• Actually they're using an Arrowpoint CS-800 (can't recall offhand if was a single box or an actual redundant pair). Sweet box.. until Cisco bought Arrowpoint and then proceeded muck it up by "migrating" the CS OS to an "IOS-friendly" standard.

  • "(yes, both were down. However, sebastian.slashdot.org (AnimeFu) was up. How mysterious...)?"

    Not at all, if you'd take less than 5 minutes to look at why. But here, I'll do it for you.

    Let's sart with slashdot.org's IP address as a base, so we know where "home" is -- 64.28.67.150 (Exodus). Now, looking up slashdot.org's info in NSI's database tells me that the first name server (64.28.67.55) is in the same netblock, but the second one (209.192.217.105) is somewhere else entirely (belonging to Shore.net).

    So we've established that even if our link to "home" is severed, we can still do DNS lookups.

    Now let's look up sebastian.slashdot.org -- 206.170.14.75, yet another netblock entirely (appears to belong to Up Networks [upn.net]).

    So in a nutshell, router to Exodus goes down, so the dns lookup for sebastian.slashdot.org goes to Shore.net instead, where it gets pointed to Up Networks.

    nslookup and traceroute are your friends. Use them.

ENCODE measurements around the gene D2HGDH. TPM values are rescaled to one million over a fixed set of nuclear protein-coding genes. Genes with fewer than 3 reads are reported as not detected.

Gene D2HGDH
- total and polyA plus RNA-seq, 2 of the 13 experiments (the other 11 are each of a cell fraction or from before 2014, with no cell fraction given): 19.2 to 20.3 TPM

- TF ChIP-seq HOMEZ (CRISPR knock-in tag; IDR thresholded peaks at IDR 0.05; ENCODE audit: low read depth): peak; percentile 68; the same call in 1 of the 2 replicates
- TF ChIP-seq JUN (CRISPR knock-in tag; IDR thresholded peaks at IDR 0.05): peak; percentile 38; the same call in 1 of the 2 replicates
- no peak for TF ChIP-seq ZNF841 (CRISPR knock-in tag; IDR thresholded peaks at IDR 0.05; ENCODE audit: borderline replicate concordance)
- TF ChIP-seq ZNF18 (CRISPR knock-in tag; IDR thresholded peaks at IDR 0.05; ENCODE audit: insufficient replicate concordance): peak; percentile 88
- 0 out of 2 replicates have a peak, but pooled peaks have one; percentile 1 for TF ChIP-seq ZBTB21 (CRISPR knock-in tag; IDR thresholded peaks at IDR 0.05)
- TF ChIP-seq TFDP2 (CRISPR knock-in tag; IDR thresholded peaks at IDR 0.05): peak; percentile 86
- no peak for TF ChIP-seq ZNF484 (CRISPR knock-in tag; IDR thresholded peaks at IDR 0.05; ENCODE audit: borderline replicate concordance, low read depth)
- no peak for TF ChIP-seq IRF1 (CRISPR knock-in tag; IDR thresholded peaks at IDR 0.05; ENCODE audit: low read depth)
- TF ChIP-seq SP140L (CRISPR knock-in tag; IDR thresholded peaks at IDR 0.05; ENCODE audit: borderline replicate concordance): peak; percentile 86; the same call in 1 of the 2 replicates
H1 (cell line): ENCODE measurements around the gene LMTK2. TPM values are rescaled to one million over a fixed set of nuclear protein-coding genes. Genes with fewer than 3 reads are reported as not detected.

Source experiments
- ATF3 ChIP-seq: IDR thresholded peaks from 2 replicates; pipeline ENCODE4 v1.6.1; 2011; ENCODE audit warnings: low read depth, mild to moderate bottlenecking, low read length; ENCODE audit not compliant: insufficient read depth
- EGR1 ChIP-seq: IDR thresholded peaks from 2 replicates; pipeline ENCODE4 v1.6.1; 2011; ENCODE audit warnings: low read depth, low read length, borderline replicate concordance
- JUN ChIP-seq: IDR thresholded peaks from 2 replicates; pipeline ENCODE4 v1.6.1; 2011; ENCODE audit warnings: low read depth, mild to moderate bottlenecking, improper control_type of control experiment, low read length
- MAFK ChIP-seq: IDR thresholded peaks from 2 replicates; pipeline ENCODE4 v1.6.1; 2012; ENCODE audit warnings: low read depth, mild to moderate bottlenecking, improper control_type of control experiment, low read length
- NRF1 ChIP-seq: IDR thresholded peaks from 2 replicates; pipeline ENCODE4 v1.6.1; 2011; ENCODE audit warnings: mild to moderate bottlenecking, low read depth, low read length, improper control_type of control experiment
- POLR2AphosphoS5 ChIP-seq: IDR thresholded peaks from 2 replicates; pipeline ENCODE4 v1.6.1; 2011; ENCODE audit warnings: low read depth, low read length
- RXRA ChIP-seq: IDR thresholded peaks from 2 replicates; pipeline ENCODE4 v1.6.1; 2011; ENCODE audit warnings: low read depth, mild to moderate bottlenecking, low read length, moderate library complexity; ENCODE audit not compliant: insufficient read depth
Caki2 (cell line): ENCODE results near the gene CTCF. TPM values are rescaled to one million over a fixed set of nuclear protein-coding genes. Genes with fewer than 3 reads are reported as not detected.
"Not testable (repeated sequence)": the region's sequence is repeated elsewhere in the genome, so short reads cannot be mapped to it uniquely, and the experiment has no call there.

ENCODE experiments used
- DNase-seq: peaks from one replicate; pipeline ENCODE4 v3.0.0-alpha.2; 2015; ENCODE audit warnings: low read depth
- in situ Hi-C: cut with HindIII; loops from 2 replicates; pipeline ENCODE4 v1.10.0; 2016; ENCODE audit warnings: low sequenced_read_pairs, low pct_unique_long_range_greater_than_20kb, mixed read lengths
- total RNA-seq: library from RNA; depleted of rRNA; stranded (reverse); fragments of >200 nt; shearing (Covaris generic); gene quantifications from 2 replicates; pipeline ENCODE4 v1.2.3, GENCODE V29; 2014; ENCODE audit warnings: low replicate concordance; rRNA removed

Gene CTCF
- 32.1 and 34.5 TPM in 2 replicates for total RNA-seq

--

  • Damn you Slashdot, due to your outage, I actually went outside!

  • Yeah, but why would you spend a few zillion buck$ on an S/390 when you could buy a specialized Cisco router which is optimized for the job?

    (Other than the fact that /.'s seemed to have crash&burned)
  • For those who don't know, Anne Tomlinson is the wife of George P. Burdell.
  • then why was freshmeat.com and others down? including thinkgeek.com

  • Cisco routers are good. Cisco IOS has tab completion too so THEY HAVE to be good :)

    --
  • As a comrade in the gateway buisness, I know full well how hard it can be to work with a customer. Especially a customer who thinks that the world revolves around them. If I sat down long enough to write down all the bad things I have been called, a large portion of my week would be shot. Knucklefuck was my personal fav, but anyway.

    Don't sweat it too much. One good thing about our job is we don't have to put up with the assholes we are currently working with. We can easily find a job with a completely new set of assholes.

    On a side note, if you are in the process of doing your job and a customer is hovering over you, that qualifies as harasment. My current contract obligates me to hourly updates for priority customers. Anything more than that, and I cut them off. I would rather be elbows deep in a 7507 than in a meeting describing what I'll be doing when I am elbows deep.
  • Here's a thought. Next time you can't get to /., before you rewire your entire town trying to get a good route, please try some other site. I hear there's a few other websites around.